By Paul Benfer –

Perhaps I missed something, but when did a regulation demanding that owner-operators accept whatever rate a broker offered become law?

When discussing 371.3 it is important to remember it was written in 1980 at the birth of trucking deregulation in the United States. Unfortunately, many outdated rules and laws remain on the federal register. This is one of them.

The idea that any business reveal their gross margin, excluding fixed and variable costs, runs counter to everything a free market economy is based upon. No other similar industry in the U.S. is subject to the reporting requirements that the OOIDA and SBTC are demanding in their petitions.  For that reason alone the FMCSA should reject their request.

Take a moment and think about the hundreds of thousands of transmissions that would be created by adopting the petitions. Who would pick-up the costs associated with the rule and what benefit would be derived from such a mountain of paperwork? I can tell you. It will be American businesses and consumers.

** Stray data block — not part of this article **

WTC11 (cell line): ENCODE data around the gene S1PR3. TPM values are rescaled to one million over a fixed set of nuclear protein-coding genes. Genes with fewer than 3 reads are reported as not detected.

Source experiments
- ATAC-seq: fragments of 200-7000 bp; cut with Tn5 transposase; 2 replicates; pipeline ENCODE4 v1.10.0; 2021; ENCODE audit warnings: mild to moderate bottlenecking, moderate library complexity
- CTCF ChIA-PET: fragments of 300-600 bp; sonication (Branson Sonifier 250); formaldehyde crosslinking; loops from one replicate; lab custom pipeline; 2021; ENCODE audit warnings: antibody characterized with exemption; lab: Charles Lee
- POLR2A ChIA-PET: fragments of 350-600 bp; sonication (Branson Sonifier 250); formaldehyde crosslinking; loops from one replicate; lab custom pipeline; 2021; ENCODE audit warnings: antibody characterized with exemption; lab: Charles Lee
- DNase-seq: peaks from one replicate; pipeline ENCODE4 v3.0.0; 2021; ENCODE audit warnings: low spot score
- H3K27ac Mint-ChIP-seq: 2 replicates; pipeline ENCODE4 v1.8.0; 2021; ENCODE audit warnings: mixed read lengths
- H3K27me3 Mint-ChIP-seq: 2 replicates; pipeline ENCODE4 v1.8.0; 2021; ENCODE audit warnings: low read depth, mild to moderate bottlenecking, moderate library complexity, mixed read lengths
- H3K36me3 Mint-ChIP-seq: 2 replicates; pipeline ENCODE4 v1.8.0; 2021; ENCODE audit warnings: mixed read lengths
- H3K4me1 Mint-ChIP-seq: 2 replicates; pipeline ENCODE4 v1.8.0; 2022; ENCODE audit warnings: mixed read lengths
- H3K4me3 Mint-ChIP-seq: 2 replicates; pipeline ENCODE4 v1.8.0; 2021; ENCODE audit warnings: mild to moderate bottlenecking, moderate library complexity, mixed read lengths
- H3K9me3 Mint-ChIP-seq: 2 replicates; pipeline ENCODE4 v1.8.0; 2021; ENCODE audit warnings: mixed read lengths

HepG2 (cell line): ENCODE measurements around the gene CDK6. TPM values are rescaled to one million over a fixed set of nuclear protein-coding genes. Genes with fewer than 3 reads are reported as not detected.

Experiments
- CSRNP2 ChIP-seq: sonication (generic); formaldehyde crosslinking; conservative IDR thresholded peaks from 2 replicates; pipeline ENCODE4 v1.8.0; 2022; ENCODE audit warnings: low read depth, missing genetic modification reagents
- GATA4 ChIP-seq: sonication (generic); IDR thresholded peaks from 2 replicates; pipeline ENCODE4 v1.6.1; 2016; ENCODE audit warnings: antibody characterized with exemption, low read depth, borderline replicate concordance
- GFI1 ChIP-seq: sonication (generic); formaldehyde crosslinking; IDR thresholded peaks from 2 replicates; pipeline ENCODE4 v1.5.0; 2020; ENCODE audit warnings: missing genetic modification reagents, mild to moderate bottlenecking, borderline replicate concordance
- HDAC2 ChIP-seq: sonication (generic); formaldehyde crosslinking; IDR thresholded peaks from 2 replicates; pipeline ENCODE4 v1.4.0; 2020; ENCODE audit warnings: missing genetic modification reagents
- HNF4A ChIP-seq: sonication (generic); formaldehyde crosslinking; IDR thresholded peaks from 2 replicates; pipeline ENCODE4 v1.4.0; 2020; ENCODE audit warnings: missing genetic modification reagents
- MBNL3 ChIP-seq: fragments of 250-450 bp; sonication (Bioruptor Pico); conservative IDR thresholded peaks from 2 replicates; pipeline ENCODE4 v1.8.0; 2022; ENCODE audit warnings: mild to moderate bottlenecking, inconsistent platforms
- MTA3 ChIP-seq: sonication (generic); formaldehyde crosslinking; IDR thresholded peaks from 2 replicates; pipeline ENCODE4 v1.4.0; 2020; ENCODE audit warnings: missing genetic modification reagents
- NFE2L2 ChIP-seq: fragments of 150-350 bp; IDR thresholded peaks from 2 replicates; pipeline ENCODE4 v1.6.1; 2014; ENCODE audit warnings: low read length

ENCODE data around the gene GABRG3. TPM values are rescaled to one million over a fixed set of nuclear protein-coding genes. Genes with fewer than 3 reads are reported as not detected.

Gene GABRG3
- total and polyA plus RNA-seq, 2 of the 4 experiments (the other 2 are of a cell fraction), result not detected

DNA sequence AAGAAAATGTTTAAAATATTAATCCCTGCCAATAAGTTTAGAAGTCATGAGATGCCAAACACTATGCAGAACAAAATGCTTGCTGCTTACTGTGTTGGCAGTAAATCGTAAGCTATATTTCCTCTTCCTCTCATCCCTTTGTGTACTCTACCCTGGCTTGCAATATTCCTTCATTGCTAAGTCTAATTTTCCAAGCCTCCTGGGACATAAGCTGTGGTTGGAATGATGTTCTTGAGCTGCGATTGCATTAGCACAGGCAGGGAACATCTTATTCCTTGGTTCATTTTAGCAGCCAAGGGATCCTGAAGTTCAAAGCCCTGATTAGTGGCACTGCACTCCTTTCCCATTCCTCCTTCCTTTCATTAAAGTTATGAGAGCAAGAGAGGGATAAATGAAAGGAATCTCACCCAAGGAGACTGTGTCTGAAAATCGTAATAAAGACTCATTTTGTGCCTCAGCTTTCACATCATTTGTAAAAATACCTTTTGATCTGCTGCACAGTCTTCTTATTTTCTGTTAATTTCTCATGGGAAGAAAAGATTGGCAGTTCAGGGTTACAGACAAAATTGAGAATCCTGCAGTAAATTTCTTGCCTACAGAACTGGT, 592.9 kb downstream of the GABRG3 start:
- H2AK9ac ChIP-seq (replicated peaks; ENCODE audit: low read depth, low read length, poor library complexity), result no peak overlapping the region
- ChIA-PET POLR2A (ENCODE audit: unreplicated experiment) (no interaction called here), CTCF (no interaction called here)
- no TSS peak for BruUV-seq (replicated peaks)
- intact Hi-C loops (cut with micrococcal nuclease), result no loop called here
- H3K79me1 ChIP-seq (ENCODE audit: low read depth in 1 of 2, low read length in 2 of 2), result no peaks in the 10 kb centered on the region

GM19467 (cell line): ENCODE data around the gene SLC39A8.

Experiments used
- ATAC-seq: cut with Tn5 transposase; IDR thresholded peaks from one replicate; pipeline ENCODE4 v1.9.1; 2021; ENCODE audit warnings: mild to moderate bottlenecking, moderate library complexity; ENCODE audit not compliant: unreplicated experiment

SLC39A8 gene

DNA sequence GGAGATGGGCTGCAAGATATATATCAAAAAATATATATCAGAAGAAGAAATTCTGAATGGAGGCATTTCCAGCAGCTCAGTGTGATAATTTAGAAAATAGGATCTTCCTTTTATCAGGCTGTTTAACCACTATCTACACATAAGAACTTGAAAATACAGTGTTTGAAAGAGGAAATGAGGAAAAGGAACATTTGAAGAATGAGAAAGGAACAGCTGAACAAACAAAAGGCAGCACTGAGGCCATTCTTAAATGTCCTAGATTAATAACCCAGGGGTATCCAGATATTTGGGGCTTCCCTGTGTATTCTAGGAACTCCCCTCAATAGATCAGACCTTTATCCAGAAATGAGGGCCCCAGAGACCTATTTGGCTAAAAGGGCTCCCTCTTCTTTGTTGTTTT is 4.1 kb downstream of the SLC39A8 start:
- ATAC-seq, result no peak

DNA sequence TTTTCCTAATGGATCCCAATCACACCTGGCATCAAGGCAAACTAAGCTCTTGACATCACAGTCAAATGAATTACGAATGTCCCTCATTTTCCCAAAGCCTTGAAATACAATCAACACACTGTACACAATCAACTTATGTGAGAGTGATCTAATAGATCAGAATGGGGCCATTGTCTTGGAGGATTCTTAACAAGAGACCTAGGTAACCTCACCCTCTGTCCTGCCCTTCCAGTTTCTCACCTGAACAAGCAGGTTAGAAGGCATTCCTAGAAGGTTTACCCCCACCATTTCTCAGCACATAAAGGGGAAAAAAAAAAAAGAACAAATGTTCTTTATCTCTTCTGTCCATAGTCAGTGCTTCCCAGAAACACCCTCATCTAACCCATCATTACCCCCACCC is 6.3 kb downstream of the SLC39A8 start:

Right at this moment, freight rates have more than doubled due to a lack of capacity in the marketplace. Do you currently see trucks parked around Washington D.C.? The obvious answer is no. Why? Because the market adjusted as demand came back online.

Freight brokers are the life blood of OOIDA members, providing loads and opportunities to profit and grow their small businesses. Why they would attempt to move forward with more government regulation based on a red herring (profiteering) that doesn’t make common or economic sense.